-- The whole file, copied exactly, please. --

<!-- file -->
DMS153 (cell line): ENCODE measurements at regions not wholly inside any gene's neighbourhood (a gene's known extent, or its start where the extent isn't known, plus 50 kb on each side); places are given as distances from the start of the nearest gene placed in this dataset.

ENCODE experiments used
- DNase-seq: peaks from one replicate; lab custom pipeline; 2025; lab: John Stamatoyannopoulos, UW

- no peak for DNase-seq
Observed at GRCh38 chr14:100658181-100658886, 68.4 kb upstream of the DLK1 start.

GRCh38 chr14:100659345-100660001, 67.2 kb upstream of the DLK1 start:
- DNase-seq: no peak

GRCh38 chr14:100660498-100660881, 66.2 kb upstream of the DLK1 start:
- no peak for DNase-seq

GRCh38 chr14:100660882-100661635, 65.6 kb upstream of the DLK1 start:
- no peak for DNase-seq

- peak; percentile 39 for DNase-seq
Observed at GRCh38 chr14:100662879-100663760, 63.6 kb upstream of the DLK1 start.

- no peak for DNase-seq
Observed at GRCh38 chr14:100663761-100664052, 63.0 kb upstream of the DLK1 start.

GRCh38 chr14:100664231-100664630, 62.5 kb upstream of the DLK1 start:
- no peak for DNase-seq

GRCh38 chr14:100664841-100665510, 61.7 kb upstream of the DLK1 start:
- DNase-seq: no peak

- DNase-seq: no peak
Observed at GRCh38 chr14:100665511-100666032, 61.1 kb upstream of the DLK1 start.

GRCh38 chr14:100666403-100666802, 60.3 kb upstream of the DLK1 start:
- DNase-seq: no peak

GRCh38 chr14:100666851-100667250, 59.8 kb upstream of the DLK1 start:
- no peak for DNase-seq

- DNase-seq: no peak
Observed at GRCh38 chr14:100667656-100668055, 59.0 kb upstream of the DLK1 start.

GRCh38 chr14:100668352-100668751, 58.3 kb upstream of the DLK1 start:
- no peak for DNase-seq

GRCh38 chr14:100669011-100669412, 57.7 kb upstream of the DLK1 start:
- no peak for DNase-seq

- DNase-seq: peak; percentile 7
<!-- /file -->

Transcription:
DMS153 (cell line): ENCODE measurements at regions not wholly inside any gene's neighbourhood (a gene's known extent, or its start where the extent isn't known, plus 50 kb on each side); places are given as distances from the start of the nearest gene placed in this dataset.

ENCODE experiments used
- DNase-seq: peaks from one replicate; lab custom pipeline; 2025; lab: John Stamatoyannopoulos, UW

- no peak for DNase-seq
Observed at GRCh38 chr14:100658181-100658886, 68.4 kb upstream of the DLK1 start.

GRCh38 chr14:100659345-100660001, 67.2 kb upstream of the DLK1 start:
- DNase-seq: no peak

GRCh38 chr14:100660498-100660881, 66.2 kb upstream of the DLK1 start:
- no peak for DNase-seq

GRCh38 chr14:100660882-100661635, 65.6 kb upstream of the DLK1 start:
- no peak for DNase-seq

- peak; percentile 39 for DNase-seq
Observed at GRCh38 chr14:100662879-100663760, 63.6 kb upstream of the DLK1 start.

- no peak for DNase-seq
Observed at GRCh38 chr14:100663761-100664052, 63.0 kb upstream of the DLK1 start.

GRCh38 chr14:100664231-100664630, 62.5 kb upstream of the DLK1 start:
- no peak for DNase-seq

GRCh38 chr14:100664841-100665510, 61.7 kb upstream of the DLK1 start:
- DNase-seq: no peak

- DNase-seq: no peak
Observed at GRCh38 chr14:100665511-100666032, 61.1 kb upstream of the DLK1 start.

GRCh38 chr14:100666403-100666802, 60.3 kb upstream of the DLK1 start:
- DNase-seq: no peak

GRCh38 chr14:100666851-100667250, 59.8 kb upstream of the DLK1 start:
- no peak for DNase-seq

- DNase-seq: no peak
Observed at GRCh38 chr14:100667656-100668055, 59.0 kb upstream of the DLK1 start.

GRCh38 chr14:100668352-100668751, 58.3 kb upstream of the DLK1 start:
- no peak for DNase-seq

GRCh38 chr14:100669011-100669412, 57.7 kb upstream of the DLK1 start:
- no peak for DNase-seq

- DNase-seq: peak; percentile 7